Last fall, Wishnick, learned of her four-month appointment as a Public Policy Scholar at the Woodrow Wilson International Center for Scholars in Washington, DC while researching a book in Beijing. She will be affiliated with the Center’s Asia Program and Kissinger Institute. “It was so exciting. It’s just a fantastic opportunity,” says Wishnick, who celebrated with family and friends when she returned to the U.S.
Wishnick, who is on a yearlong sabbatical from Montclair State, will spend through April at the Wilson Center, which brings the world’s leading scholars, journalists, and experts together to explore topics of national and international import and relevance. While there, she plans to complete her book, China As a Risk Society, which examines the ways issues like food safety, energy, climate change, and epidemics affect China’s relations with its neighbors.
Afzal-Khan was astounded in December to learn she had received a $70,000 grant from the National Endowment for the Humanities. “I was thrilled to death and couldn’t believe it. I really worked very hard for this,” she says.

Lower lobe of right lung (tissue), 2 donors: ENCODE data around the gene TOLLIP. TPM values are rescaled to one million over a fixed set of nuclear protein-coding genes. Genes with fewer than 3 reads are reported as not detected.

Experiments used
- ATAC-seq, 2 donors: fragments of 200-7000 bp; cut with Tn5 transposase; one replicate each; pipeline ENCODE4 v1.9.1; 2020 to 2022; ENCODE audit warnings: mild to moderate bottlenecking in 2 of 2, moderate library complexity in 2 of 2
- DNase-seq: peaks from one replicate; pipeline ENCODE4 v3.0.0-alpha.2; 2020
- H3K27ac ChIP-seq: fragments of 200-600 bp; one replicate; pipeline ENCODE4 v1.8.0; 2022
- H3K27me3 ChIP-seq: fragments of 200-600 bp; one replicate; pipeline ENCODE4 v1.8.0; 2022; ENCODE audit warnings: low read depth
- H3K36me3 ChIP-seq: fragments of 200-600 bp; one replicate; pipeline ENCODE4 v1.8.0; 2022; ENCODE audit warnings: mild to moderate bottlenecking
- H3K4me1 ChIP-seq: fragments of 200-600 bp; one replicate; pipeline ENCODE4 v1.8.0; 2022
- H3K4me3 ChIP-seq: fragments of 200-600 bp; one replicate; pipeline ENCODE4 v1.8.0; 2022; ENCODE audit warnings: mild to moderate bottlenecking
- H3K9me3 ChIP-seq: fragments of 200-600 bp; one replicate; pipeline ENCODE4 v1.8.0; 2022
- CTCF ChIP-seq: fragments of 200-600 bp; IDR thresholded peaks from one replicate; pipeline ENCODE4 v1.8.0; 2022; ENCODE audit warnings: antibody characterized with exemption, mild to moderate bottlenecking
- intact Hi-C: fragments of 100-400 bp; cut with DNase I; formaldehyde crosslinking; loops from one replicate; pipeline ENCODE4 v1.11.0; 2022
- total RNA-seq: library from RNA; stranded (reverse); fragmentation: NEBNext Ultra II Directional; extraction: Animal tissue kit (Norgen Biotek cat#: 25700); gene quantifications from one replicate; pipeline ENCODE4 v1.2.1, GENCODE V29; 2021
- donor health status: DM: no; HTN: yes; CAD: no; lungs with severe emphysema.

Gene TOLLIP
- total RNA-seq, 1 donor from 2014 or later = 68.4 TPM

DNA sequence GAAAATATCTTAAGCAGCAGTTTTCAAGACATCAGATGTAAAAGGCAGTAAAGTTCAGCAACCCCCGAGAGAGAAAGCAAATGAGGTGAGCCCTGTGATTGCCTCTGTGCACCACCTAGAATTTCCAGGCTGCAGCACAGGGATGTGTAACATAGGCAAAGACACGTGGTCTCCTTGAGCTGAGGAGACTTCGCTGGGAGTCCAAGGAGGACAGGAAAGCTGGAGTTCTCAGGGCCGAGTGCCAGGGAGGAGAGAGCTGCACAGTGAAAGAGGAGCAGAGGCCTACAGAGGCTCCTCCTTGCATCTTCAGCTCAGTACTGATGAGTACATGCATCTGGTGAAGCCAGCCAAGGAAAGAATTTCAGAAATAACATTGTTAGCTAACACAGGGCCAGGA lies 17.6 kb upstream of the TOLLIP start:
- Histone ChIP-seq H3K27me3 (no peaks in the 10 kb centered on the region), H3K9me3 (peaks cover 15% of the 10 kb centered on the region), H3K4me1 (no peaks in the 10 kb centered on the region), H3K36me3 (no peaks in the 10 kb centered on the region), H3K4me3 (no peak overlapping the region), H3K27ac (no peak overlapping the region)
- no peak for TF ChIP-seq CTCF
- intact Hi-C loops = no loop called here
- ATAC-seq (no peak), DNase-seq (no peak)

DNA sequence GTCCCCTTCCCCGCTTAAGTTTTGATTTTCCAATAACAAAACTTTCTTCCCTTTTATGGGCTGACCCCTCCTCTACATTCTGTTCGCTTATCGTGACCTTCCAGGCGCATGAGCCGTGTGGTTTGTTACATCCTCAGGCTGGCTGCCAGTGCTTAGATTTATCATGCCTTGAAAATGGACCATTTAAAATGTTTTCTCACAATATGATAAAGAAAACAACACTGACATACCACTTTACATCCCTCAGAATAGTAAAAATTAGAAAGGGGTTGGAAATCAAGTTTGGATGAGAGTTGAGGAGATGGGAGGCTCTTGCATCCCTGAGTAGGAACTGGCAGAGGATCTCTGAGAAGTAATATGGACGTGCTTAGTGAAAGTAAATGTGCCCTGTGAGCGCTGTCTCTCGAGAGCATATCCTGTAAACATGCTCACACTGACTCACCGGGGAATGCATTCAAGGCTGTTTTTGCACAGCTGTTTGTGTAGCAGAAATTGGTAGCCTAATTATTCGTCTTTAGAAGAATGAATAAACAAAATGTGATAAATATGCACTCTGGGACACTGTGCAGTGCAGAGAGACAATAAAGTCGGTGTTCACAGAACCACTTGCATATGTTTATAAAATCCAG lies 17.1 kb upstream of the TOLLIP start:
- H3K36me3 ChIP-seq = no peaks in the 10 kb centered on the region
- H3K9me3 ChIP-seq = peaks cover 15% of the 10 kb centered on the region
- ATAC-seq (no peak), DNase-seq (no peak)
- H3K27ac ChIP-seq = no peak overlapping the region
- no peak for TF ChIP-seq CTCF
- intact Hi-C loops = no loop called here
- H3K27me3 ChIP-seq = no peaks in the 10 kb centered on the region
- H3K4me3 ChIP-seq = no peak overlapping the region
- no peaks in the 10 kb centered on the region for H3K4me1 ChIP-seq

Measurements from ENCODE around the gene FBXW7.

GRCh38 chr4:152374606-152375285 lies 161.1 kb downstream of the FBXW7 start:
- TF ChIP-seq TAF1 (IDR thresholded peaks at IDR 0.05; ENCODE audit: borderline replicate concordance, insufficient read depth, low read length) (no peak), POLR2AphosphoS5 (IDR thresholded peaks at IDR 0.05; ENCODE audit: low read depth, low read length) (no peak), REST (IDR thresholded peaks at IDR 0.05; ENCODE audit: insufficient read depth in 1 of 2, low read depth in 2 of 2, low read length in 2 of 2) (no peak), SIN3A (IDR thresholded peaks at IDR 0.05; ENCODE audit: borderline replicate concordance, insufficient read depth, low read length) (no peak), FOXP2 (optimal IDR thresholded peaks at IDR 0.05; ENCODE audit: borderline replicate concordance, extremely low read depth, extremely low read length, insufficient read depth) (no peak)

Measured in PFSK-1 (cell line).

Her grant supports work on a documentary film about the contribution women singers in Pakistan have made to the musical legacies of the Indo-Pakistani subcontinent. “We want to look at what the spectrum of sacred to secular music tells us about Pakistani society as it has evolved through the decades to the present day,” she explains.
Afzal-Khan, who brings her own training in North Indo-Pakistan classical singing to her project, plans to spend the month of May working with a documentary filmmaker in her native Pakistan to produce a fund-raising trailer for what will eventually be an hour-long film.
College of Humanities and Social Sciences (CHSS) Dean Marietta Morrissey applauds their achievements. “These scholars have made significant contributions to our understanding of globalization’s impact on other nations,” she says, proud that the University and CHSS encourage and support such meaningful research and creative work.